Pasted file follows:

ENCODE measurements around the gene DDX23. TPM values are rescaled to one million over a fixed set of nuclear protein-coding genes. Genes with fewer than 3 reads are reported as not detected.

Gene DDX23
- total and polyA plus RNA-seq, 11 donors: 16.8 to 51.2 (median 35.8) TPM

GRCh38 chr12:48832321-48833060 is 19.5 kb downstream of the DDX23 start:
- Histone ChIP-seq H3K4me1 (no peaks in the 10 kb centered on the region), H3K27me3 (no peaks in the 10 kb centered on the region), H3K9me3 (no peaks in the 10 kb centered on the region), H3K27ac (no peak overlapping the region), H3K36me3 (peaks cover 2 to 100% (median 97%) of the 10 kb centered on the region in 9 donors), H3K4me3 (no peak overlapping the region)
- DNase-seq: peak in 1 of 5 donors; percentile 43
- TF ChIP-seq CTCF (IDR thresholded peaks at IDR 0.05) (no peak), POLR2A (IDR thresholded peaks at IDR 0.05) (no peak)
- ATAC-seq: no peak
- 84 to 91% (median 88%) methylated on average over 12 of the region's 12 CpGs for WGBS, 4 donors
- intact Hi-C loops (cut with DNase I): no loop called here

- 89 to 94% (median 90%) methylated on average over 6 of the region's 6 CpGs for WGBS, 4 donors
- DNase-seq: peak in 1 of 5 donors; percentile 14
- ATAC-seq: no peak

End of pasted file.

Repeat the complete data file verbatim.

ENCODE measurements around the gene DDX23. TPM values are rescaled to one million over a fixed set of nuclear protein-coding genes. Genes with fewer than 3 reads are reported as not detected.

Gene DDX23
- total and polyA plus RNA-seq, 11 donors: 16.8 to 51.2 (median 35.8) TPM

GRCh38 chr12:48832321-48833060 is 19.5 kb downstream of the DDX23 start:
- Histone ChIP-seq H3K4me1 (no peaks in the 10 kb centered on the region), H3K27me3 (no peaks in the 10 kb centered on the region), H3K9me3 (no peaks in the 10 kb centered on the region), H3K27ac (no peak overlapping the region), H3K36me3 (peaks cover 2 to 100% (median 97%) of the 10 kb centered on the region in 9 donors), H3K4me3 (no peak overlapping the region)
- DNase-seq: peak in 1 of 5 donors; percentile 43
- TF ChIP-seq CTCF (IDR thresholded peaks at IDR 0.05) (no peak), POLR2A (IDR thresholded peaks at IDR 0.05) (no peak)
- ATAC-seq: no peak
- 84 to 91% (median 88%) methylated on average over 12 of the region's 12 CpGs for WGBS, 4 donors
- intact Hi-C loops (cut with DNase I): no loop called here

- 89 to 94% (median 90%) methylated on average over 6 of the region's 6 CpGs for WGBS, 4 donors
- DNase-seq: peak in 1 of 5 donors; percentile 14
- ATAC-seq: no peak